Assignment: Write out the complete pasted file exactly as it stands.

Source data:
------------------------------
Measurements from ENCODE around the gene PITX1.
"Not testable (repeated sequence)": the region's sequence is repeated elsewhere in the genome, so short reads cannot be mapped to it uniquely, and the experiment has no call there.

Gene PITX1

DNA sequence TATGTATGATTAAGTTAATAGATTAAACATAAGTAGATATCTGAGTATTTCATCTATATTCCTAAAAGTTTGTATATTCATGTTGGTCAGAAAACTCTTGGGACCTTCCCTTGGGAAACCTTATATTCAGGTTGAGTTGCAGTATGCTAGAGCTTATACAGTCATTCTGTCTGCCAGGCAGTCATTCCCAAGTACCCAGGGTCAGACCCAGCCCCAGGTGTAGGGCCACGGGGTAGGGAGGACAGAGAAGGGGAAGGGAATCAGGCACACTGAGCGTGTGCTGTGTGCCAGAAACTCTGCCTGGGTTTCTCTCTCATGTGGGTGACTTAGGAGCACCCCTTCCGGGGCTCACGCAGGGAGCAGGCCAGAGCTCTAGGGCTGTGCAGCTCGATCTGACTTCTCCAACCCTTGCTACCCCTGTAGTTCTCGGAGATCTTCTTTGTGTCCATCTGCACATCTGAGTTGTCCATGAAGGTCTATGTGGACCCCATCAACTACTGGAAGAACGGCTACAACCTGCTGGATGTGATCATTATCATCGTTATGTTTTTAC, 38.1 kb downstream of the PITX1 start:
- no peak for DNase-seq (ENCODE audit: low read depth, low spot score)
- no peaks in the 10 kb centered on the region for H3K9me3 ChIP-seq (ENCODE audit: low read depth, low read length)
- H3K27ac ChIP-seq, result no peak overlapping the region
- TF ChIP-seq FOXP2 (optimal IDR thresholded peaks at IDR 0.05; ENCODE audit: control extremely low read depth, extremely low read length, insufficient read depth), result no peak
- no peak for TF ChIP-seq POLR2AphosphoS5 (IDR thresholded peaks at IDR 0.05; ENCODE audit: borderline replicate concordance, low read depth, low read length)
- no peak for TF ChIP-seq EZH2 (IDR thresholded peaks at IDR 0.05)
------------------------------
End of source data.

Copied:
Measurements from ENCODE around the gene PITX1.
"Not testable (repeated sequence)": the region's sequence is repeated elsewhere in the genome, so short reads cannot be mapped to it uniquely, and the experiment has no call there.

Gene PITX1

DNA sequence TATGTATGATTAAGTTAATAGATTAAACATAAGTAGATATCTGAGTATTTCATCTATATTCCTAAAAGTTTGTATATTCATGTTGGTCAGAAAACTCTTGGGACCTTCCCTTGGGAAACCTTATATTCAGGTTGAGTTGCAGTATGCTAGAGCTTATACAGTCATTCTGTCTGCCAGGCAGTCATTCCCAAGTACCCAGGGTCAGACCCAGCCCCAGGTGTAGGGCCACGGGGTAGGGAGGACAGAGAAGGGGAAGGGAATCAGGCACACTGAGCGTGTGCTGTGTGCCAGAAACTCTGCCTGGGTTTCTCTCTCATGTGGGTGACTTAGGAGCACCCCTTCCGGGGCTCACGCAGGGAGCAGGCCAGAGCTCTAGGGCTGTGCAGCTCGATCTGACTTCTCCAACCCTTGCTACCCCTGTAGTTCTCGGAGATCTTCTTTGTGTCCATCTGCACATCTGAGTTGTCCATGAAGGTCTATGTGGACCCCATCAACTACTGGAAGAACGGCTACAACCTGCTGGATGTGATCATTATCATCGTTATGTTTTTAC, 38.1 kb downstream of the PITX1 start:
- no peak for DNase-seq (ENCODE audit: low read depth, low spot score)
- no peaks in the 10 kb centered on the region for H3K9me3 ChIP-seq (ENCODE audit: low read depth, low read length)
- H3K27ac ChIP-seq, result no peak overlapping the region
- TF ChIP-seq FOXP2 (optimal IDR thresholded peaks at IDR 0.05; ENCODE audit: control extremely low read depth, extremely low read length, insufficient read depth), result no peak
- no peak for TF ChIP-seq POLR2AphosphoS5 (IDR thresholded peaks at IDR 0.05; ENCODE audit: borderline replicate concordance, low read depth, low read length)
- no peak for TF ChIP-seq EZH2 (IDR thresholded peaks at IDR 0.05)